This article has been reviewed according to Science X's editorial process and policies. Editors have highlighted the following attributes while ensuring the content's credibility:

fact-checked

preprint

trusted source

proofread

Could there be a black hole inside the sun?

sun
Credit: Pixabay/CC0 Public Domain

It's a classic tale of apocalyptic fiction. The sun, our precious source of heat and light, collapses into a black hole. Or perhaps a stray black hole comes along and swallows it up. The End is Nigh! If a stellar-mass black hole swallowed our sun, then we'd only have about eight minutes before, as the kids say, it gets real. But suppose the sun swallowed a small primordial black hole? Then things get interesting, and that's definitely worth a paper on the arXiv preprint server.

Primordial are hypothetical black holes that formed during the earliest moments of the universe. Unlike stellar-mass black holes or , would typically be tiny, with a mass roughly that of an asteroid and a size smaller than a baseball. They show up in certain and have been used to try to explain everything from to a distant Planet X. Many of these models argue that primordial black holes are common, so it's inevitable that a star would eventually capture one. Such stars with a black hole center are known as Hawking stars.

As this new work points out, a captured primordial black hole would initially have almost no effect on a sun-like star. Compared to the mass of the sun, an asteroid's worth of mass might as well be a speck of dust. Even if it were a black hole it couldn't consume much of the sun quickly. But it would affect things over time. A black hole in a star would consume matter in the and grow over time. If it could grow quickly on a cosmological scale, then it could consume a star completely. If not, it could still affect the evolution and end life of the star.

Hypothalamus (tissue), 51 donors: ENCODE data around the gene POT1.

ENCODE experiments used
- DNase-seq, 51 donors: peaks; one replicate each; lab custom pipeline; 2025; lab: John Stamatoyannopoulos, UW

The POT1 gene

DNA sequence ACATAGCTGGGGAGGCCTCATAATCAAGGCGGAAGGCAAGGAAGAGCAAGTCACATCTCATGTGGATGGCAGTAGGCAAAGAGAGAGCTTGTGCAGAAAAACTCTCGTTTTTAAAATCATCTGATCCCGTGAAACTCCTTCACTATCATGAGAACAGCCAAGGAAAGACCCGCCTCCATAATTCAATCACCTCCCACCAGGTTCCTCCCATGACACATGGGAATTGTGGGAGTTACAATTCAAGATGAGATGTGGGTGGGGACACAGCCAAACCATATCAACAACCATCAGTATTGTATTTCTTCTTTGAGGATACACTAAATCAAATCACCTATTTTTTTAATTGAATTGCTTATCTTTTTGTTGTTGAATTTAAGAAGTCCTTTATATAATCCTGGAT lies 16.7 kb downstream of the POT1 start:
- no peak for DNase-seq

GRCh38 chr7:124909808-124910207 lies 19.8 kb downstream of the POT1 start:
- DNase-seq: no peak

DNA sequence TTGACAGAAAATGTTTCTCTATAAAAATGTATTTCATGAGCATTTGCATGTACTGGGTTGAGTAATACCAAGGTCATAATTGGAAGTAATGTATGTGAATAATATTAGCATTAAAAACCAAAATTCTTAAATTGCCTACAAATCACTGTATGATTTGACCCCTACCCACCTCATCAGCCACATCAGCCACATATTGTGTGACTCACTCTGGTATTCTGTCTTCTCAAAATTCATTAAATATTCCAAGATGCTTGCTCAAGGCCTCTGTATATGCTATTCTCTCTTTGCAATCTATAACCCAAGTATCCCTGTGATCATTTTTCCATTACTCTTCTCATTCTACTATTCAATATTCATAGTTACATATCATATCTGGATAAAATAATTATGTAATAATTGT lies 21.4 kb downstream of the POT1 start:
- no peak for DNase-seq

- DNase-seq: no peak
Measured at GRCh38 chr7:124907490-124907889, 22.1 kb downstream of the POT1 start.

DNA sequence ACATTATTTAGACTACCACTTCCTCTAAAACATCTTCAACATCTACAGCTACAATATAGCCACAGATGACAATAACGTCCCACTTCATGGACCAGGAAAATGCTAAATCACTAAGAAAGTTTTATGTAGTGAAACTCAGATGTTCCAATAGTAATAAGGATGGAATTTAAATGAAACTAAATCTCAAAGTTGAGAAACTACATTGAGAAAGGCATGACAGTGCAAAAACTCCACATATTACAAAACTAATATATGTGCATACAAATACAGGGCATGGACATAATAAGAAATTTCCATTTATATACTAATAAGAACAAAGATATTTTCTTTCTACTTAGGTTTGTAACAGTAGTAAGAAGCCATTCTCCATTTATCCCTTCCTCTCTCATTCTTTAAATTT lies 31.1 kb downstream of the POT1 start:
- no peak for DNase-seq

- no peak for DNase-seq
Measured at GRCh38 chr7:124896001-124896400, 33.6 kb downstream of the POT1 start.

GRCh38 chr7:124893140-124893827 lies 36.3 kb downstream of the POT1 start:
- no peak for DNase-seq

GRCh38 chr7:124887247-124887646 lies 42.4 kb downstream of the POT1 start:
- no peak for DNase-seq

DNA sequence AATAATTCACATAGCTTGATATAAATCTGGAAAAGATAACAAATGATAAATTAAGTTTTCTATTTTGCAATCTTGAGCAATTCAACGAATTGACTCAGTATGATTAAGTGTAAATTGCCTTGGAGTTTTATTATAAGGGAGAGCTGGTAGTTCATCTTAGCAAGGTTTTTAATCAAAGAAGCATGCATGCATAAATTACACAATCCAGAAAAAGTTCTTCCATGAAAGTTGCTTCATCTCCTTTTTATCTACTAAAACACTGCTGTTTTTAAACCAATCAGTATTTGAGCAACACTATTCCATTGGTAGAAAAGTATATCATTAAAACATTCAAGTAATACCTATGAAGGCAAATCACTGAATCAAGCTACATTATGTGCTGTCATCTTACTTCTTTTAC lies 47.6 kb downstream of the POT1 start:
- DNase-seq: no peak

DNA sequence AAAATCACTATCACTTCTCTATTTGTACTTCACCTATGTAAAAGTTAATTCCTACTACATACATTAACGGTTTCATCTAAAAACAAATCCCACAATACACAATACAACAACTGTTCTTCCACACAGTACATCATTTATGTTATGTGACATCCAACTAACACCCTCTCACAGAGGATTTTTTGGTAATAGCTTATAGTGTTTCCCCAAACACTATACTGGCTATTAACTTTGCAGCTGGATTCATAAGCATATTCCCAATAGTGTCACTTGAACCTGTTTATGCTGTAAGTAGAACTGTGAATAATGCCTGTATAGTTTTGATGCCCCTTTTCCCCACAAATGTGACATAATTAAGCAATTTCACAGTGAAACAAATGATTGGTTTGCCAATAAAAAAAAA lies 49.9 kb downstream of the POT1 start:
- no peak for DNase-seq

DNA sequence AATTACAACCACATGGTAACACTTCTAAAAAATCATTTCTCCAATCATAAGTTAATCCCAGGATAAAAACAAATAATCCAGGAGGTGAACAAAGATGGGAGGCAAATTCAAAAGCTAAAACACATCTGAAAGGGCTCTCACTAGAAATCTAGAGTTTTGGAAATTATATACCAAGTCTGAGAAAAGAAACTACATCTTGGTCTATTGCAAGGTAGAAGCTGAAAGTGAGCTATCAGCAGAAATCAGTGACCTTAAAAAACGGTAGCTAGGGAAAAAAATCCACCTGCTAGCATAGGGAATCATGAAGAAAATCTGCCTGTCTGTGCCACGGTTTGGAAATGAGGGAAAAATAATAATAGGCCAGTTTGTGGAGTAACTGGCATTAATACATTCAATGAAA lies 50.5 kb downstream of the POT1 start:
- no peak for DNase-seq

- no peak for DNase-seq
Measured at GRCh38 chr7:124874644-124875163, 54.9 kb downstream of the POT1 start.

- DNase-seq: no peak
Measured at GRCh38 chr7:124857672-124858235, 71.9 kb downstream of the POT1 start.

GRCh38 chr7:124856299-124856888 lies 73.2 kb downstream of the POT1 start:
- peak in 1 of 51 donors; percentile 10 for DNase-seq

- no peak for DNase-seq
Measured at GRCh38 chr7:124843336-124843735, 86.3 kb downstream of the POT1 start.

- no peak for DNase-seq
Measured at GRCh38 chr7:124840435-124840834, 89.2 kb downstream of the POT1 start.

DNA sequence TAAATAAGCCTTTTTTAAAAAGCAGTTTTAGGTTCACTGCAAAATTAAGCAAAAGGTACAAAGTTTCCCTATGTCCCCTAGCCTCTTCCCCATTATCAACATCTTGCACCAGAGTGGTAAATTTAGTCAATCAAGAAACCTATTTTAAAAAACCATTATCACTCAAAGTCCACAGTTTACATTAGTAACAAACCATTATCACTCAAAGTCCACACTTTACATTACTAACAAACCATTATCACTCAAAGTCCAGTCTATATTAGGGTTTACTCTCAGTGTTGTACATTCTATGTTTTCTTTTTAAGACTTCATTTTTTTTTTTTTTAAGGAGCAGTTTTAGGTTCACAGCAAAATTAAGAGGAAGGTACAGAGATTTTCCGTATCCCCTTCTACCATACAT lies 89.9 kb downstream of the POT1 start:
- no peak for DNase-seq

The study shows that it largely comes down to the initial size of the primordial black hole. For ones at the largest mass range not excluded by observations, around a billionth of a solar mass, it could essentially consume a star in less than half a billion years. If this has happened, then there should be solar mass black holes out there, which are too small to have formed from supernovae like traditional stellar-mass .

If the primordial black hole is much smaller, say less than a trillionth of a solar , then things get more complicated. The tiny black hole would consume some matter within the star, but not at a fast pace. It would, however, stir things up in the core, heating it up more than fusion alone. As a result, a star could swell into a "red straggler" which would be cooler and redder than usual red giant stars. All that in the core could also affect the surface activity of the star. The effects would be subtle, but the authors suggest that the presence of a primordial black hole could be seen through stellar seismology.

Based on the helioseismology studies we've done, there is almost certainly NOT a black hole in our sun. Or if there is, it would need to be exceedingly tiny. So there's no need to pack your bug-out bag for a solar doomsday. But perhaps there are some Hawking stars out there if we only care to look.

More information: Matthew E. Caplan et al, Is there a black hole in the center of the Sun?, arXiv (2023). DOI: 10.48550/arxiv.2312.07647

Journal information: arXiv

Provided by Universe Today

Citation: Could there be a black hole inside the sun? (2023, December 18) retrieved 24 February 2024 from https://phys.org/news/2023-12-black-hole-sun.html
This document is subject to copyright. Apart from any fair dealing for the purpose of private study or research, no part may be reproduced without the written permission. The content is provided for information purposes only.

Explore further

Does the Milky Way's supermassive black hole have a companion?

254 shares

Feedback to editors